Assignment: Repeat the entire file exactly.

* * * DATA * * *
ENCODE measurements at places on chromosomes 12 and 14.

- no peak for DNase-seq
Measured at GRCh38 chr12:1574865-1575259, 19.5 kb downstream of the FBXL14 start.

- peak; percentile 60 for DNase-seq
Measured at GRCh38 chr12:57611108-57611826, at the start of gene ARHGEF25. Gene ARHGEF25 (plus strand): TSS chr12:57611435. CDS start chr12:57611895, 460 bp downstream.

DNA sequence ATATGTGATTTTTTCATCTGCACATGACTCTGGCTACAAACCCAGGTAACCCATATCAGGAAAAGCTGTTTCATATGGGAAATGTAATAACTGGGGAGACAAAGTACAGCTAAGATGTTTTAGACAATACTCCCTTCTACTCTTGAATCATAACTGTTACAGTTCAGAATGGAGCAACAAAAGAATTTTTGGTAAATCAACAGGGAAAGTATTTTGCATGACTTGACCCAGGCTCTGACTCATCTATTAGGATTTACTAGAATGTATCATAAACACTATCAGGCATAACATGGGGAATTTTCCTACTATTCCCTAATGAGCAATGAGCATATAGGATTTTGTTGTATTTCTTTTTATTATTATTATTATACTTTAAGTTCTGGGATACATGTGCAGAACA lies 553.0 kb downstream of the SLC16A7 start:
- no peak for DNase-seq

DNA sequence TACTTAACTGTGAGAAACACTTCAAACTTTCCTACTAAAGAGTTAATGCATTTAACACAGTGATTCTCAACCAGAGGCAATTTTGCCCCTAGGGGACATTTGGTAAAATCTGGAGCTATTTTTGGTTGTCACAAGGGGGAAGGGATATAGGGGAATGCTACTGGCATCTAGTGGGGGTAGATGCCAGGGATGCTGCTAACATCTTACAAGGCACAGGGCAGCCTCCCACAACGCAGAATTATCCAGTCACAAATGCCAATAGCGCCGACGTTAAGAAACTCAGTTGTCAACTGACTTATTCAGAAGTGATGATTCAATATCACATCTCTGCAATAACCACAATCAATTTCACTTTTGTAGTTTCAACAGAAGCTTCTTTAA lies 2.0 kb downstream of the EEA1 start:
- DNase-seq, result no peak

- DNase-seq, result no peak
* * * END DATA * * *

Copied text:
ENCODE measurements at places on chromosomes 12 and 14.

- no peak for DNase-seq
Measured at GRCh38 chr12:1574865-1575259, 19.5 kb downstream of the FBXL14 start.

- peak; percentile 60 for DNase-seq
Measured at GRCh38 chr12:57611108-57611826, at the start of gene ARHGEF25. Gene ARHGEF25 (plus strand): TSS chr12:57611435. CDS start chr12:57611895, 460 bp downstream.

DNA sequence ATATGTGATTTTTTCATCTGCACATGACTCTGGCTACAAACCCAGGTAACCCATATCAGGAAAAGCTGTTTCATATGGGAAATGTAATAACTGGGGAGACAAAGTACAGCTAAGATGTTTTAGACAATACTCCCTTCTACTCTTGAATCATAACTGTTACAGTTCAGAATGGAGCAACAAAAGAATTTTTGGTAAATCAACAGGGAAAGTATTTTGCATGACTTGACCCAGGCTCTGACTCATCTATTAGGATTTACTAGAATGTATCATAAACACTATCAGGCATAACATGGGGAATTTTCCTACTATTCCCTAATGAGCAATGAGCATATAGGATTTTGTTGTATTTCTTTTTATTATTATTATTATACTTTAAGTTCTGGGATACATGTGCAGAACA lies 553.0 kb downstream of the SLC16A7 start:
- no peak for DNase-seq

DNA sequence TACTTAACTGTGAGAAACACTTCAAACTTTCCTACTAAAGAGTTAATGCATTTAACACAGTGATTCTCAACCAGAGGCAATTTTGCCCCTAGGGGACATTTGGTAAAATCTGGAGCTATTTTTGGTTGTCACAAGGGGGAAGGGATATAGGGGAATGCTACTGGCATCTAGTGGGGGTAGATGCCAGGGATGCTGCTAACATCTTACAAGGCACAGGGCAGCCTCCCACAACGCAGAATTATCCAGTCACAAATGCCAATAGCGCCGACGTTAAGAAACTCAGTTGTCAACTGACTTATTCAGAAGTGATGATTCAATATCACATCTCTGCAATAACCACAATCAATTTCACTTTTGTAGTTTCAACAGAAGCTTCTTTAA lies 2.0 kb downstream of the EEA1 start:
- DNase-seq, result no peak

- DNase-seq, result no peak